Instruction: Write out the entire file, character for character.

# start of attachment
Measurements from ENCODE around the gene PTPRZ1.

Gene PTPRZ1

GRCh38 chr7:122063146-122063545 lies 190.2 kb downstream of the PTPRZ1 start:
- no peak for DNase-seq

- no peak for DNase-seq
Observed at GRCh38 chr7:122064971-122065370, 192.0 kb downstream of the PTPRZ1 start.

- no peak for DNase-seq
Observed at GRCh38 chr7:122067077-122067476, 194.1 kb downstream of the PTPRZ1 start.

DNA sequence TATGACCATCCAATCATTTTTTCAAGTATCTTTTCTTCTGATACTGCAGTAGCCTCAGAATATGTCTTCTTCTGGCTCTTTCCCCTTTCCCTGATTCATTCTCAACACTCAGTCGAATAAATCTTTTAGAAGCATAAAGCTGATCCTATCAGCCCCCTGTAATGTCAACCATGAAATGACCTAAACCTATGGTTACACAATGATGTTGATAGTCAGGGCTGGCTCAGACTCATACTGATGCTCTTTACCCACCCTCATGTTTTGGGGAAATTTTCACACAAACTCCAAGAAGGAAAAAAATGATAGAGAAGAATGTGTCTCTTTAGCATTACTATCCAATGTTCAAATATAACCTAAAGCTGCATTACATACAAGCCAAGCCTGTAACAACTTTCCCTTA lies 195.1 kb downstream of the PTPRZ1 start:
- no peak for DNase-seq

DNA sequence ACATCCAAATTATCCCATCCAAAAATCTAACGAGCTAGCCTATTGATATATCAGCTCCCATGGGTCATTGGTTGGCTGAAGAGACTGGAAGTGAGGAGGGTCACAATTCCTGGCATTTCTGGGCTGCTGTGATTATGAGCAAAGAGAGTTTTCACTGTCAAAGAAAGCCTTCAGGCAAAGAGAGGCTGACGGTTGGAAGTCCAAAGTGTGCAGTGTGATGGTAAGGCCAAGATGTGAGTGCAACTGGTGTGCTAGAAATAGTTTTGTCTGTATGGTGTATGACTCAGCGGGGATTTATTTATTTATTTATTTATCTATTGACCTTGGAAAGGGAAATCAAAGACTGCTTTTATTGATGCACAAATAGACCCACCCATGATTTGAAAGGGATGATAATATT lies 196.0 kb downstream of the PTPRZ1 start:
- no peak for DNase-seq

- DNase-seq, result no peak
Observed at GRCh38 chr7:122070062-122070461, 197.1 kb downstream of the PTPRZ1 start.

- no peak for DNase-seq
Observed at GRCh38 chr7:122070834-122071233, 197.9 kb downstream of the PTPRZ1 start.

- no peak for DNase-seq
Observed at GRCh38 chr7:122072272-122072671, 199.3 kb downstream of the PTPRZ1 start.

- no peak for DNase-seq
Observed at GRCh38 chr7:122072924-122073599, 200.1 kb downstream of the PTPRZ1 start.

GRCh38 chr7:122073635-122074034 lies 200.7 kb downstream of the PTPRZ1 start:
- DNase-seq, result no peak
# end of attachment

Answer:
Measurements from ENCODE around the gene PTPRZ1.

Gene PTPRZ1

GRCh38 chr7:122063146-122063545 lies 190.2 kb downstream of the PTPRZ1 start:
- no peak for DNase-seq

- no peak for DNase-seq
Observed at GRCh38 chr7:122064971-122065370, 192.0 kb downstream of the PTPRZ1 start.

- no peak for DNase-seq
Observed at GRCh38 chr7:122067077-122067476, 194.1 kb downstream of the PTPRZ1 start.

DNA sequence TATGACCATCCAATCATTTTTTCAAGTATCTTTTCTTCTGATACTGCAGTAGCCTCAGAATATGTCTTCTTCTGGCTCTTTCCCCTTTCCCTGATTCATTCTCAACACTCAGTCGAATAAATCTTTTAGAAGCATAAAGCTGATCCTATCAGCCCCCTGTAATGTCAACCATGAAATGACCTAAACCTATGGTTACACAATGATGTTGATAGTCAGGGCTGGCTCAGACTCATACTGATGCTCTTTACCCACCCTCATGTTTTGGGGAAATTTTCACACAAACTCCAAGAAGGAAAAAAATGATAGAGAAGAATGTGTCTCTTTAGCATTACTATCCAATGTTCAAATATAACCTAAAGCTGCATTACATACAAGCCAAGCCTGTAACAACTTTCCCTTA lies 195.1 kb downstream of the PTPRZ1 start:
- no peak for DNase-seq

DNA sequence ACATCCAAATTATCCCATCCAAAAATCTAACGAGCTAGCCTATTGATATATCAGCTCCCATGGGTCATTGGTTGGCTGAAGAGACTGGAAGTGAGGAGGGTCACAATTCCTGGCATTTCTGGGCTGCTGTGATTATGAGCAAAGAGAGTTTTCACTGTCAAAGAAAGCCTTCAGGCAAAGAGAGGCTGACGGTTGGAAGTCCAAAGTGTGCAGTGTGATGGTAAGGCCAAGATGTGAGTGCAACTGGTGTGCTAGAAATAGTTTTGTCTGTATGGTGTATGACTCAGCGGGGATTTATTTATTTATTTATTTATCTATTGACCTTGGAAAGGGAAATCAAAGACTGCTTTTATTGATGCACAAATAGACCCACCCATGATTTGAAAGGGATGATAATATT lies 196.0 kb downstream of the PTPRZ1 start:
- no peak for DNase-seq

- DNase-seq, result no peak
Observed at GRCh38 chr7:122070062-122070461, 197.1 kb downstream of the PTPRZ1 start.

- no peak for DNase-seq
Observed at GRCh38 chr7:122070834-122071233, 197.9 kb downstream of the PTPRZ1 start.

- no peak for DNase-seq
Observed at GRCh38 chr7:122072272-122072671, 199.3 kb downstream of the PTPRZ1 start.

- no peak for DNase-seq
Observed at GRCh38 chr7:122072924-122073599, 200.1 kb downstream of the PTPRZ1 start.

GRCh38 chr7:122073635-122074034 lies 200.7 kb downstream of the PTPRZ1 start:
- DNase-seq, result no peak